Via a special arrangement with Informa Economics, Inc.
NOTE: This column is copyrighted material, therefore reproduction or retransmission is prohibited under U.S. copyright laws.
April 11 is end of comment period on USDA's proposal to bring COOL law into compliance with the WTO ruling.
The more than 440 public comments made on USDA's proposal to bring the Country of Origin Labeling (COOL) law in line with U.S. WTO obligations have some consistent trends from both those in favor of the and those opposed to it as the comment period closing date of April 11 draws near. Link to view comments.
Many of those commenting in favor of the rule are using a "canned" public comment that says the following:
"I am a consumer, and I support mandatory country of origin labeling so that American citizens can get clear information about where our food comes from. The World Trade Organization should not get to decide what information I get about the food I buy for my family. I urge you to stand up for U.S. consumers and farmers, and adopt the new and improved COOL rule."
While some have creatively edited the above comment to make it seem a little more original, there still seems to be a few common phrases in even these edited responses.
Other backers of the COOL proposal have utilized information from the National Farmers Union or R-CALF USA as they comment. There are comments in support of the plan from the National Farmers Union along with several state Farmers Union organizations and several respondents from R-CALF.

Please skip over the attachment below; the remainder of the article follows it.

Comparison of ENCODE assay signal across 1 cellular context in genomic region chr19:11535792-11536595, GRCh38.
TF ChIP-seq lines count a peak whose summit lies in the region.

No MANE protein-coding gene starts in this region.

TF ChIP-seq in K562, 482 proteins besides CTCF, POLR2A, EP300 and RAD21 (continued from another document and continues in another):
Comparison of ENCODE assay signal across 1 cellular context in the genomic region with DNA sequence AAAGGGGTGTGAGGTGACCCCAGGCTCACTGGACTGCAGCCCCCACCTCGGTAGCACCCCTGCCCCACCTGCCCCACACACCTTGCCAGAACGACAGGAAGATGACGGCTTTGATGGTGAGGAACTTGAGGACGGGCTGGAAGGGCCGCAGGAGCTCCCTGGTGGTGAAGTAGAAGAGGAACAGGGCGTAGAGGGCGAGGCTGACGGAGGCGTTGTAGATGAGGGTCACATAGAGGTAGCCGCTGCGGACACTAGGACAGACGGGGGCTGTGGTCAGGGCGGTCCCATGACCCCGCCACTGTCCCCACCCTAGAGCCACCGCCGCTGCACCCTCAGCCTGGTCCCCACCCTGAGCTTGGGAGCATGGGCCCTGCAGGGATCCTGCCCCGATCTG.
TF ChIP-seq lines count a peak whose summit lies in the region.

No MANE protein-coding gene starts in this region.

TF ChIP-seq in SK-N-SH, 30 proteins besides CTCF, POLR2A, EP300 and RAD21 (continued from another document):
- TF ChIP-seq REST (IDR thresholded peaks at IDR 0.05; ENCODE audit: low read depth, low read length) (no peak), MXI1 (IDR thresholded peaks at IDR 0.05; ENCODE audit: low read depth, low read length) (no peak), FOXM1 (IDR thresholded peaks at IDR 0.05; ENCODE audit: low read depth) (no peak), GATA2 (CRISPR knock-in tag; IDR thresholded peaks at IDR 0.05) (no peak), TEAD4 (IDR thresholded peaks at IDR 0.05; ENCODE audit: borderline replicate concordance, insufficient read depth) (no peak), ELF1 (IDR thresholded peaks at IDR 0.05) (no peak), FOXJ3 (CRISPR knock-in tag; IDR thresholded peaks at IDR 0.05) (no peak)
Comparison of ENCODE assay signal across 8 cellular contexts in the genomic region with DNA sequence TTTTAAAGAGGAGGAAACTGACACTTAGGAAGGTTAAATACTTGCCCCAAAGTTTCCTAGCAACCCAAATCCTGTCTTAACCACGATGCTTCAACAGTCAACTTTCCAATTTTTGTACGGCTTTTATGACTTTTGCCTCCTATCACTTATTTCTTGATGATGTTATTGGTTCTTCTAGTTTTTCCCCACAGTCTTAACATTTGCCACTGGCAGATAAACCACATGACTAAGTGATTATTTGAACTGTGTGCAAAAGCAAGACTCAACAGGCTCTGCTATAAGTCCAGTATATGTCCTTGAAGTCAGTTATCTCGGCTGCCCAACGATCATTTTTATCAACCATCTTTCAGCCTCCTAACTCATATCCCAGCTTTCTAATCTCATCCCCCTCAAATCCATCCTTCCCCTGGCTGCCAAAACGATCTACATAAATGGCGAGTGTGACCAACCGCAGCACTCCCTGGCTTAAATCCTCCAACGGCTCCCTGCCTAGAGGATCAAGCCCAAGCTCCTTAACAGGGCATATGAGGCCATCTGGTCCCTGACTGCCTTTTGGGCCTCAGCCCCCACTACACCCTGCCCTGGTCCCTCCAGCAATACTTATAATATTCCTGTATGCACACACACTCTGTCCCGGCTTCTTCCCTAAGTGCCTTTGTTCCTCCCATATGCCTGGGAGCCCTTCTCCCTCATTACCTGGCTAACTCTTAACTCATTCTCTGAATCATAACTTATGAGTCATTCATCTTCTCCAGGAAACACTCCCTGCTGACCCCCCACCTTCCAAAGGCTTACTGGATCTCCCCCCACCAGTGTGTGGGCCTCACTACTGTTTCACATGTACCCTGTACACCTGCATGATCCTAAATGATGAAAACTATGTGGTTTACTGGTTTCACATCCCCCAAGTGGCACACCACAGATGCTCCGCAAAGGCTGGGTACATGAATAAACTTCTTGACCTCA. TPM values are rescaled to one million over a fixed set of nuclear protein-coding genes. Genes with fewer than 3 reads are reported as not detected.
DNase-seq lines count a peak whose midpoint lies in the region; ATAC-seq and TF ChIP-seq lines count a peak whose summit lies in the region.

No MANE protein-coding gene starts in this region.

Many commenting in favor of the plan state that it is their "right" to know where their food comes from and many also state that it is a matter of food safety - that labeling the country where meat comes from is a sign of how safe it is.
"United States citizens should have the same right to know where their food comes from and whether it is real food or GMO as other countries," wrote one commenter. "Russia has better labeling than we do because they demanded it. International corporations already label their overseas products so it is not asking much to have them print and use the same wrappers in this country."
Predictably, others cite the recent developments in Europe where horse meat has been detected in packages labeled as being "beef," something which those offering comments in support of the COOL plan apparently believe would not happen if they knew where the meat came from.
As for those against the plan, their responses tend to be based on economics and on additional costs and record keeping requirements in the case of comments from meat processing firms and cattle producers.
One New Jersey meat processor commented that their assessment of the proposal impact the firm "significantly and adversely" by the requirement to provide information or labeling about three separate production steps of livestock -- born, raised, and slaughtered. "Such a requirement would require additional segregation of livestock and products throughout our system and the supply chain," the commenter noted. "In addition, we would be forced to revamp our labeling information and systems, which would also be very costly and time consuming to stay compliant for this purposed change in the current rule." The firm estimated it would raise their costs $100,000 annually and additional up-front costs of $40,000 to $50,000. "This would further diminish the already very small profit margins small plants like ours currently work off of," the commenter noted.